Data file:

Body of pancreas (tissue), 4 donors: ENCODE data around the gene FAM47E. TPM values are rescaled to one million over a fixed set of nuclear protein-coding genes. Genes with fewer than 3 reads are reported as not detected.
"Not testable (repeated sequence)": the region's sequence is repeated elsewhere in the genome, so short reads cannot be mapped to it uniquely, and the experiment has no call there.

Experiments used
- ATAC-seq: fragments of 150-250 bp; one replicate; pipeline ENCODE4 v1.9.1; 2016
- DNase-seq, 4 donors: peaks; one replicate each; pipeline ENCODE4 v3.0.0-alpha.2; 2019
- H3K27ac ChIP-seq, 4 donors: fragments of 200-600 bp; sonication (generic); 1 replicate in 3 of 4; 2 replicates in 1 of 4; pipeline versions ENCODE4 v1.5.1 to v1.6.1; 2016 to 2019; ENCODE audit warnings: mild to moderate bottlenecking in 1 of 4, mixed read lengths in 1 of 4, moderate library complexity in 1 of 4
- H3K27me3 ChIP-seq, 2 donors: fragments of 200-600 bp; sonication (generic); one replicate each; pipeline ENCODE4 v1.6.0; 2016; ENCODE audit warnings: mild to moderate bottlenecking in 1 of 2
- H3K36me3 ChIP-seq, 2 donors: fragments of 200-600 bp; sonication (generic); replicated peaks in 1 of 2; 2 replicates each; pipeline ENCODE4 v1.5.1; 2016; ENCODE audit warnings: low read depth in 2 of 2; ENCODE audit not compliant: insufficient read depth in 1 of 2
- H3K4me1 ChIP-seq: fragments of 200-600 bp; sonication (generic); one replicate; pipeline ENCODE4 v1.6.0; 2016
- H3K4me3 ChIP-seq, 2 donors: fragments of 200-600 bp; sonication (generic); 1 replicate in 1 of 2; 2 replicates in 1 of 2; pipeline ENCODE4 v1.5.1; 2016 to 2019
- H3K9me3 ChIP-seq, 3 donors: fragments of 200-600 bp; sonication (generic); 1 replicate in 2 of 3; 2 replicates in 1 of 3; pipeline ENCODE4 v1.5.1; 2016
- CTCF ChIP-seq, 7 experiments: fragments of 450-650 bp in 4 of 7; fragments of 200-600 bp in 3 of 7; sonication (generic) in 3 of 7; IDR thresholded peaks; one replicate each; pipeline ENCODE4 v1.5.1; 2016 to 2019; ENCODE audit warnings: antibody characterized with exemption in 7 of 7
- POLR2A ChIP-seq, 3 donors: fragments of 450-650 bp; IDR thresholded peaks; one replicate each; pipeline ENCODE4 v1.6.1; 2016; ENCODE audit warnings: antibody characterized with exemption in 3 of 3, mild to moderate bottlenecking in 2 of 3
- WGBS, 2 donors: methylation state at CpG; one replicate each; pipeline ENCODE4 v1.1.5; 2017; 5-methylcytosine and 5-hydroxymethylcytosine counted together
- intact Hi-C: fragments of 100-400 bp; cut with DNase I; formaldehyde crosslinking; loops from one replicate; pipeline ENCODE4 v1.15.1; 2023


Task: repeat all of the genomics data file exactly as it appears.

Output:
Body of pancreas (tissue), 4 donors: ENCODE data around the gene FAM47E. TPM values are rescaled to one million over a fixed set of nuclear protein-coding genes. Genes with fewer than 3 reads are reported as not detected.
"Not testable (repeated sequence)": the region's sequence is repeated elsewhere in the genome, so short reads cannot be mapped to it uniquely, and the experiment has no call there.

Experiments used
- ATAC-seq: fragments of 150-250 bp; one replicate; pipeline ENCODE4 v1.9.1; 2016
- DNase-seq, 4 donors: peaks; one replicate each; pipeline ENCODE4 v3.0.0-alpha.2; 2019
- H3K27ac ChIP-seq, 4 donors: fragments of 200-600 bp; sonication (generic); 1 replicate in 3 of 4; 2 replicates in 1 of 4; pipeline versions ENCODE4 v1.5.1 to v1.6.1; 2016 to 2019; ENCODE audit warnings: mild to moderate bottlenecking in 1 of 4, mixed read lengths in 1 of 4, moderate library complexity in 1 of 4
- H3K27me3 ChIP-seq, 2 donors: fragments of 200-600 bp; sonication (generic); one replicate each; pipeline ENCODE4 v1.6.0; 2016; ENCODE audit warnings: mild to moderate bottlenecking in 1 of 2
- H3K36me3 ChIP-seq, 2 donors: fragments of 200-600 bp; sonication (generic); replicated peaks in 1 of 2; 2 replicates each; pipeline ENCODE4 v1.5.1; 2016; ENCODE audit warnings: low read depth in 2 of 2; ENCODE audit not compliant: insufficient read depth in 1 of 2
- H3K4me1 ChIP-seq: fragments of 200-600 bp; sonication (generic); one replicate; pipeline ENCODE4 v1.6.0; 2016
- H3K4me3 ChIP-seq, 2 donors: fragments of 200-600 bp; sonication (generic); 1 replicate in 1 of 2; 2 replicates in 1 of 2; pipeline ENCODE4 v1.5.1; 2016 to 2019
- H3K9me3 ChIP-seq, 3 donors: fragments of 200-600 bp; sonication (generic); 1 replicate in 2 of 3; 2 replicates in 1 of 3; pipeline ENCODE4 v1.5.1; 2016
- CTCF ChIP-seq, 7 experiments: fragments of 450-650 bp in 4 of 7; fragments of 200-600 bp in 3 of 7; sonication (generic) in 3 of 7; IDR thresholded peaks; one replicate each; pipeline ENCODE4 v1.5.1; 2016 to 2019; ENCODE audit warnings: antibody characterized with exemption in 7 of 7
- POLR2A ChIP-seq, 3 donors: fragments of 450-650 bp; IDR thresholded peaks; one replicate each; pipeline ENCODE4 v1.6.1; 2016; ENCODE audit warnings: antibody characterized with exemption in 3 of 3, mild to moderate bottlenecking in 2 of 3
- WGBS, 2 donors: methylation state at CpG; one replicate each; pipeline ENCODE4 v1.1.5; 2017; 5-methylcytosine and 5-hydroxymethylcytosine counted together
- intact Hi-C: fragments of 100-400 bp; cut with DNase I; formaldehyde crosslinking; loops from one replicate; pipeline ENCODE4 v1.15.1; 2023